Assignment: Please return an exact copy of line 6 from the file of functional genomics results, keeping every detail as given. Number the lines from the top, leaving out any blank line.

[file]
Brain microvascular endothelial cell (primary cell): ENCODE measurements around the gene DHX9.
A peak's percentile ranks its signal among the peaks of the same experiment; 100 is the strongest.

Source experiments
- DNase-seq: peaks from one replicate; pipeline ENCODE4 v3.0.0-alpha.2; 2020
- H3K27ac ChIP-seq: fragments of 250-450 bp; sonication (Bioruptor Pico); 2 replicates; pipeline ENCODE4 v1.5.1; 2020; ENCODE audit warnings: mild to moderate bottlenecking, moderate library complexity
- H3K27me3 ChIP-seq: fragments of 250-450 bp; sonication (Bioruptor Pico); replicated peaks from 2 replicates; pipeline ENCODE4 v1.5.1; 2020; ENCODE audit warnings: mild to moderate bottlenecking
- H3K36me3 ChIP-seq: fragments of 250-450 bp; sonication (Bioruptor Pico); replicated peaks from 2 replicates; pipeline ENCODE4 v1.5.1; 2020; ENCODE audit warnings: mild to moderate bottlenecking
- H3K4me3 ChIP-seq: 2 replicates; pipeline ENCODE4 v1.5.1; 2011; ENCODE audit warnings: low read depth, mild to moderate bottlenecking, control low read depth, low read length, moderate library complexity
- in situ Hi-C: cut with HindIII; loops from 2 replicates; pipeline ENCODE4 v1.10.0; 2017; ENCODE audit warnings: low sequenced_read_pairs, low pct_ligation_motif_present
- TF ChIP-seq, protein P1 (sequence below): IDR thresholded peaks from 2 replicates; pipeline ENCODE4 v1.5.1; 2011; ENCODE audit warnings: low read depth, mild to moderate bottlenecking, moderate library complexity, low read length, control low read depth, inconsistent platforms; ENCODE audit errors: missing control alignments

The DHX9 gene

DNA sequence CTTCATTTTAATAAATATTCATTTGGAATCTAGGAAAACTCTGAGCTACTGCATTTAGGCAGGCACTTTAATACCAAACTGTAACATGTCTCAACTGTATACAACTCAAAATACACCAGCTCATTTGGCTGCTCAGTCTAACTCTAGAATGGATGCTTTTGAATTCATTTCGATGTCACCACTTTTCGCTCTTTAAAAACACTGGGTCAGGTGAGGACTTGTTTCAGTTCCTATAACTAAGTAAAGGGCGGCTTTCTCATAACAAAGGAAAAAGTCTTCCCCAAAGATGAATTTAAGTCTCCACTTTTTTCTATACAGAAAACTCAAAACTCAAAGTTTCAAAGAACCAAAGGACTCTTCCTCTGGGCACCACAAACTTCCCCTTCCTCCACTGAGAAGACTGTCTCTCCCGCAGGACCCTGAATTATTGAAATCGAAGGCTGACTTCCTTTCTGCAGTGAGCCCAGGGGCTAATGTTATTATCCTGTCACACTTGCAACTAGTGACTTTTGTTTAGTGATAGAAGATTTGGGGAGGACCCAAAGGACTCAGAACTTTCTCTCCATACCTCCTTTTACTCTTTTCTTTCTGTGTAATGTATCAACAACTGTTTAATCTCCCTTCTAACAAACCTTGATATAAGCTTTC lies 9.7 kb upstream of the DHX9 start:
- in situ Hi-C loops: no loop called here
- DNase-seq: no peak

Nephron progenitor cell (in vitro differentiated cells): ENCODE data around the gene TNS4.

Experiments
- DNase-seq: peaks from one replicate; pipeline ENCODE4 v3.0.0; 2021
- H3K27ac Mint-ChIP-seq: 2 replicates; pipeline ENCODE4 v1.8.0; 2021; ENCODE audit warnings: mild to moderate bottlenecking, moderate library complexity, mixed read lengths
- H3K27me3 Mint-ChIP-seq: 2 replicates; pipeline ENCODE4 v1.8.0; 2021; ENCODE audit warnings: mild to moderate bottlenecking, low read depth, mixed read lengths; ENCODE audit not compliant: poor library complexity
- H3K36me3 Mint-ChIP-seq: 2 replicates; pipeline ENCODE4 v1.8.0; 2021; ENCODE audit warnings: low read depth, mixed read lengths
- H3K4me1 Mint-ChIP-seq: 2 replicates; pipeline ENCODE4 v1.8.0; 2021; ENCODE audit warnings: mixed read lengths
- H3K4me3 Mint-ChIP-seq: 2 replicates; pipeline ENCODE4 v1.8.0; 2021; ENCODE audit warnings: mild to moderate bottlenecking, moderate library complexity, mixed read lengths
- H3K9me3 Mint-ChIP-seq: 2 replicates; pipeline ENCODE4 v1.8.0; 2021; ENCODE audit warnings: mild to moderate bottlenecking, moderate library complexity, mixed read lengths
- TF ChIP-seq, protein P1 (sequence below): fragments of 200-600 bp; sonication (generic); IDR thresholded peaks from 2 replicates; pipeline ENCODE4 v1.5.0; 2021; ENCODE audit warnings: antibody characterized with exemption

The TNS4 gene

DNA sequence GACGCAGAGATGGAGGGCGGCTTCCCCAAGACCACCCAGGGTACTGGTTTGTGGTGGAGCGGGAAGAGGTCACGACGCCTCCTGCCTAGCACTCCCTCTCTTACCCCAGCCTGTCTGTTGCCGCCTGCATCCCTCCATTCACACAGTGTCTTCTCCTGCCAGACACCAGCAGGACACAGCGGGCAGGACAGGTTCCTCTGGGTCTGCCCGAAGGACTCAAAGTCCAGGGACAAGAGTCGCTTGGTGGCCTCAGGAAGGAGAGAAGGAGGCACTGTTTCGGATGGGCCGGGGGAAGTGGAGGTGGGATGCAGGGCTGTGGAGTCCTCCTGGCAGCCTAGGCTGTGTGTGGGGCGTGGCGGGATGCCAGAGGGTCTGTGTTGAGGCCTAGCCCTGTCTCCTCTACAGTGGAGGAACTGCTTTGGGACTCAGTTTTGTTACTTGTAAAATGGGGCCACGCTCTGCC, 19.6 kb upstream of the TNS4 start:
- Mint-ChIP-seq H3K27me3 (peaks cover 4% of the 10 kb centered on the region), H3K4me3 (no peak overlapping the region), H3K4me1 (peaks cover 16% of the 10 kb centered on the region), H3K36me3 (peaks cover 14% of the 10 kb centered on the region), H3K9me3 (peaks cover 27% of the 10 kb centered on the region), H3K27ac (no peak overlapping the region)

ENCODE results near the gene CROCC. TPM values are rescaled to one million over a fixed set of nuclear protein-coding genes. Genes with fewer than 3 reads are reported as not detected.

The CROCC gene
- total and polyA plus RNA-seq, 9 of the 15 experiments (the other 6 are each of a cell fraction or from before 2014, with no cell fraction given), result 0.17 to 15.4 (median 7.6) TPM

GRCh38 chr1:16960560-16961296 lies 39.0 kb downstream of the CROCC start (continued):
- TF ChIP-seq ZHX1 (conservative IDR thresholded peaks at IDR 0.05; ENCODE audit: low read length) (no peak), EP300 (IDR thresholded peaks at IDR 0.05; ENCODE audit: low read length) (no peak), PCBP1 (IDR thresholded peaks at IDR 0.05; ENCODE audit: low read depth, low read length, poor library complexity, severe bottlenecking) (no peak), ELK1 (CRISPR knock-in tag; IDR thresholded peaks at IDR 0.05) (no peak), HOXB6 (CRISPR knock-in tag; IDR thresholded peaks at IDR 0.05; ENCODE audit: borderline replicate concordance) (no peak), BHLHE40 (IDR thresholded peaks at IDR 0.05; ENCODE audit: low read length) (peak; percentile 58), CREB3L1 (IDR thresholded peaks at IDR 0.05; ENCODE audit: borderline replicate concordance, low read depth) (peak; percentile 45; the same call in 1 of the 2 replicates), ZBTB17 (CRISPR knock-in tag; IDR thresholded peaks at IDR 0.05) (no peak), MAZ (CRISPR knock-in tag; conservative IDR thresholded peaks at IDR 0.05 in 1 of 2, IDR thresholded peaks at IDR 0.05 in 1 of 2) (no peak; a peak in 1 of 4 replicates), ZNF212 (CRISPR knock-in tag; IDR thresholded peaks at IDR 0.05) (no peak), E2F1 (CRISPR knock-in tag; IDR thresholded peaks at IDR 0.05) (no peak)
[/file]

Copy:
- H3K27me3 ChIP-seq: fragments of 250-450 bp; sonication (Bioruptor Pico); replicated peaks from 2 replicates; pipeline ENCODE4 v1.5.1; 2020; ENCODE audit warnings: mild to moderate bottlenecking